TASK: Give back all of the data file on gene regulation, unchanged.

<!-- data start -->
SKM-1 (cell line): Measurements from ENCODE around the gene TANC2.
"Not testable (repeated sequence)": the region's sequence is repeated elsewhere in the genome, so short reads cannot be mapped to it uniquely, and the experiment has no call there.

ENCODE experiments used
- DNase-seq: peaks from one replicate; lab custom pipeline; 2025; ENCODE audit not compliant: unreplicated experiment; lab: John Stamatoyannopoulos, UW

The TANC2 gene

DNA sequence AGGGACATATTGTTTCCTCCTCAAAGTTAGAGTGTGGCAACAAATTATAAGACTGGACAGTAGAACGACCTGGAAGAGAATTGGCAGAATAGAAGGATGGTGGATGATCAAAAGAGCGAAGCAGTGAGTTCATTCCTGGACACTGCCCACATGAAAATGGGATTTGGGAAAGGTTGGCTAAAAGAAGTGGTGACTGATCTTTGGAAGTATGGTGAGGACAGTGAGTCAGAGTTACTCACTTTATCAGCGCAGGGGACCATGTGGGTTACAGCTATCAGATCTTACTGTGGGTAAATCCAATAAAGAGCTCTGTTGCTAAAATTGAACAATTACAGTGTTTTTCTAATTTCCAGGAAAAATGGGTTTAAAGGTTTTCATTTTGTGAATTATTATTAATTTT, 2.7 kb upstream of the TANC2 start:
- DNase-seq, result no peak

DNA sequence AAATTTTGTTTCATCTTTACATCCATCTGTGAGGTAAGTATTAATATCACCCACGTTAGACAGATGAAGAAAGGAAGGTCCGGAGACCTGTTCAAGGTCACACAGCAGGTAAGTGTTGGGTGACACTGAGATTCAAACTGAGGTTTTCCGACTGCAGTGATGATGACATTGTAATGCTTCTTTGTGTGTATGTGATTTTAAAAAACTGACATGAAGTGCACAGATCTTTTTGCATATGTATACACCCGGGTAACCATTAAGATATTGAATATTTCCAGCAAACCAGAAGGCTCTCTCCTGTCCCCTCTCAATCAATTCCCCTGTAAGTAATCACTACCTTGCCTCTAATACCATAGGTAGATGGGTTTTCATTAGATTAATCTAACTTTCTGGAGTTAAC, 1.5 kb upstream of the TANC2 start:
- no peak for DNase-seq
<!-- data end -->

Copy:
SKM-1 (cell line): Measurements from ENCODE around the gene TANC2.
"Not testable (repeated sequence)": the region's sequence is repeated elsewhere in the genome, so short reads cannot be mapped to it uniquely, and the experiment has no call there.

ENCODE experiments used
- DNase-seq: peaks from one replicate; lab custom pipeline; 2025; ENCODE audit not compliant: unreplicated experiment; lab: John Stamatoyannopoulos, UW

The TANC2 gene

DNA sequence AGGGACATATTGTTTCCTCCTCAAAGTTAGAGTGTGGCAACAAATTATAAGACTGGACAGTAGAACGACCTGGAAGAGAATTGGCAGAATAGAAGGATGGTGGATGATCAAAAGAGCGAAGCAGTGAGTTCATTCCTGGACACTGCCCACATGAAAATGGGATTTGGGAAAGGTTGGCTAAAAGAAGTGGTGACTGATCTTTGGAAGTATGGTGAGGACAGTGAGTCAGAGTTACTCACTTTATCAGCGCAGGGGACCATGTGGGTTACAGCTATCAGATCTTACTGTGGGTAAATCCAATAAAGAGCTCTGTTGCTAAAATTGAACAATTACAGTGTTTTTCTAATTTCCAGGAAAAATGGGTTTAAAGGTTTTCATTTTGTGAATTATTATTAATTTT, 2.7 kb upstream of the TANC2 start:
- DNase-seq, result no peak

DNA sequence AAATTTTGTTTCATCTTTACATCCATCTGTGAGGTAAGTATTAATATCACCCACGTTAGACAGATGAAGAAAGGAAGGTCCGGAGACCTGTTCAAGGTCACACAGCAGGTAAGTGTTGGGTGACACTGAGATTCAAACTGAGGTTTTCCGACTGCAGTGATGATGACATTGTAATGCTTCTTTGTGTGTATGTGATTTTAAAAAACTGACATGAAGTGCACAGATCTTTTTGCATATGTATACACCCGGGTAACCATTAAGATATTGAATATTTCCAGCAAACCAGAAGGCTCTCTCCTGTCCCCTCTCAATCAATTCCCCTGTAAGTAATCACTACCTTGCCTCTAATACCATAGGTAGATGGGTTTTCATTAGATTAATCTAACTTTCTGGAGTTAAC, 1.5 kb upstream of the TANC2 start:
- no peak for DNase-seq